that appropriately sets the user status. You could run a query to retrieve the collection of
User entities and then iterate through the collection and update the status. An easier way
is to use a bulk UPDATE statement to update the collection of entities matching the condi-
tion, as in this example:
UPDATE User u
SET u.status = 'G'
WHERE u.numTrades >=?1
You've seen some examples of DELETE and UPDATE statements in JPQL in previous sec-
tions, but we avoided any in-depth discussion until now. Let's assume that Action-Bazaar
administrators need functionality to remove instances of entities such as User based on
certain conditions. You start with the following code:
. . .
// start transaction
Query query = em.createQuery("DELETE USER u WHERE u.status = :status ");
int results = query.executeUpdate();
In this code, the use of UPDATE and DELETE statements is quite similar to using any
other JPQL statements, except for two significant differences. First, you use the ex-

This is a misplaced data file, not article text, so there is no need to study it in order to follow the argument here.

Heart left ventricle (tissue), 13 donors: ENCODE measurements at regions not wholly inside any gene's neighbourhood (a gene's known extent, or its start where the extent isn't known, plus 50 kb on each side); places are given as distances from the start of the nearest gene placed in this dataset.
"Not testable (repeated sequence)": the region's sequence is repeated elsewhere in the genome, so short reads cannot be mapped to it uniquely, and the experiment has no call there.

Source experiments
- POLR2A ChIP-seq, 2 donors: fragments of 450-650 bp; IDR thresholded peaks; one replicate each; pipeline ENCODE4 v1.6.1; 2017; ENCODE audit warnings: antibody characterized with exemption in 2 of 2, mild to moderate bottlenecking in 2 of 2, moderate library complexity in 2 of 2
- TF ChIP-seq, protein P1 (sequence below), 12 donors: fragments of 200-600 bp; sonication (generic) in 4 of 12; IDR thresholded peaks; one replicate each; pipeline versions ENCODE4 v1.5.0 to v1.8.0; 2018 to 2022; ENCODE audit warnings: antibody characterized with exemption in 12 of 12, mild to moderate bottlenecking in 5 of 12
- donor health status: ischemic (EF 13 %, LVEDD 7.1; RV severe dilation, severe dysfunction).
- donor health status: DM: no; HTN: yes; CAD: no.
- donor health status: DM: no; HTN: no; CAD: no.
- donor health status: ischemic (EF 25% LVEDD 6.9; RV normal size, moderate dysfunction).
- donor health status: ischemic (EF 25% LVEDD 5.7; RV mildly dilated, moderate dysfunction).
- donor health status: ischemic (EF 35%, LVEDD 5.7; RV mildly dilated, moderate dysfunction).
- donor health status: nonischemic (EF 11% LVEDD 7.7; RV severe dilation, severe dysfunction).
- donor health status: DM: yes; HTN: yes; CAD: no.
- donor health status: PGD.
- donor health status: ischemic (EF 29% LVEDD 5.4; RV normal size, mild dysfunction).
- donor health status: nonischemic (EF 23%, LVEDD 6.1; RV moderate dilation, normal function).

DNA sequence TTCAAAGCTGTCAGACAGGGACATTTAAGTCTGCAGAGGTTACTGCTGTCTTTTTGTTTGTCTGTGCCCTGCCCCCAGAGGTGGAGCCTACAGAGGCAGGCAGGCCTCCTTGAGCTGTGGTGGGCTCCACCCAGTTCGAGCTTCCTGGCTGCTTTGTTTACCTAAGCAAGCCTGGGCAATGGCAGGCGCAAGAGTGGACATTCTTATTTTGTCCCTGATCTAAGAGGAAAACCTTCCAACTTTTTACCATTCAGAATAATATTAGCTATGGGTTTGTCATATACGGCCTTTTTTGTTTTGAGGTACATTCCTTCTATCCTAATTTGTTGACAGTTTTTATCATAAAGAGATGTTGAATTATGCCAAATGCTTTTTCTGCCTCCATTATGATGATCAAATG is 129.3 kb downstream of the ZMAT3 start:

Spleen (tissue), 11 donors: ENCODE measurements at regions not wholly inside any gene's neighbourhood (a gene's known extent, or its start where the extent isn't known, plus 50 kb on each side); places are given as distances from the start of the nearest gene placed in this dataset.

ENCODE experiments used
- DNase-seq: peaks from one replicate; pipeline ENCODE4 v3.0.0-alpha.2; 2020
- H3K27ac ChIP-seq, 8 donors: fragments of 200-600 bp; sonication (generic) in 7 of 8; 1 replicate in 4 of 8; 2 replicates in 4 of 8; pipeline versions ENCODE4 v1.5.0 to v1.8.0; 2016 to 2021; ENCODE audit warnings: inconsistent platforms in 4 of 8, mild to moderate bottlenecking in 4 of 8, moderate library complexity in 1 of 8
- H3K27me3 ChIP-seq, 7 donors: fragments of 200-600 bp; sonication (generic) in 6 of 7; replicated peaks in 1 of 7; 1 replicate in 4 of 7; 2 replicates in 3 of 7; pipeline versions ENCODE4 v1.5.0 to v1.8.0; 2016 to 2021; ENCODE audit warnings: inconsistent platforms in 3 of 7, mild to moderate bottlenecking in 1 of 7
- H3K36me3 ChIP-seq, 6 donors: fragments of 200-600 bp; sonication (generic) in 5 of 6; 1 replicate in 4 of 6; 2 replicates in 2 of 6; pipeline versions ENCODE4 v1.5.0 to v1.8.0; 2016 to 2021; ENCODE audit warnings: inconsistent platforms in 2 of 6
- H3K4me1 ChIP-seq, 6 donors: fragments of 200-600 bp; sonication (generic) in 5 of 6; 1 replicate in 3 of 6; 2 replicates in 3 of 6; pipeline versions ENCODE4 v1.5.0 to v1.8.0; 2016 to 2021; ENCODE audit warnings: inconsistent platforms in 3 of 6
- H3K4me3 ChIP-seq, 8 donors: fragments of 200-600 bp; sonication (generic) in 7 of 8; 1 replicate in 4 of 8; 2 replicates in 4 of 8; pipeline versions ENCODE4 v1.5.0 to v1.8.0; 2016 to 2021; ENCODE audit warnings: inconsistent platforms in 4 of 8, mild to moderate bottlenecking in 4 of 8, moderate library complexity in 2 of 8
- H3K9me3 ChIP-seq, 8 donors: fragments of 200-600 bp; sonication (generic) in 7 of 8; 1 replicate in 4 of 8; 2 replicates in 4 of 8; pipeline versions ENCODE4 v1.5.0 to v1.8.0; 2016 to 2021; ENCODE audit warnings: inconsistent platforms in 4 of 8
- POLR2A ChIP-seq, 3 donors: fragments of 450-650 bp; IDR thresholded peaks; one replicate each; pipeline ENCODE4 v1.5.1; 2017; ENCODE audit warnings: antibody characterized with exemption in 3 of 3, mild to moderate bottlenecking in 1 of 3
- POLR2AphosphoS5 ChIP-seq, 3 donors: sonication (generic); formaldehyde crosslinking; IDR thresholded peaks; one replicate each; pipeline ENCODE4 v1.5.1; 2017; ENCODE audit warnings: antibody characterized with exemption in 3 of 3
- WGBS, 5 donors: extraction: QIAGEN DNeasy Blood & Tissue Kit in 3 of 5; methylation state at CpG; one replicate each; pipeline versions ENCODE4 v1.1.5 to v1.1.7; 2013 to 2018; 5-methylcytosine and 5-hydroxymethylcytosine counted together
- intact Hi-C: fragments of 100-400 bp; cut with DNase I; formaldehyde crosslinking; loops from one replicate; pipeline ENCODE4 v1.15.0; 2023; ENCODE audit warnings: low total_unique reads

ecuteUpdate method of the Query interface to perform bulk updates and deletes instead
of getResultList or getSingleResult . Second, you must invoke executeUp-
date within an active transaction.
Because bulk updates and deletes involve many pitfalls, we recommend that you isolate
any bulk operations to a discrete transaction, because they're directly translated into data-
base operations and may cause inconsistencies between managed entities and the database.
Vendors are required only to execute the update or delete operations and aren't required to
modify any changes to the managed entities according to the specification. In other words,
the persistence provider won't remove any associated entities when an entity is removed as
a result of a bulk operation.
At this point, we've covered a lot of ground: queries, annotations, and JPQL. There's only
one topic left to discuss in this arena: using regular SQL queries in EJB 3.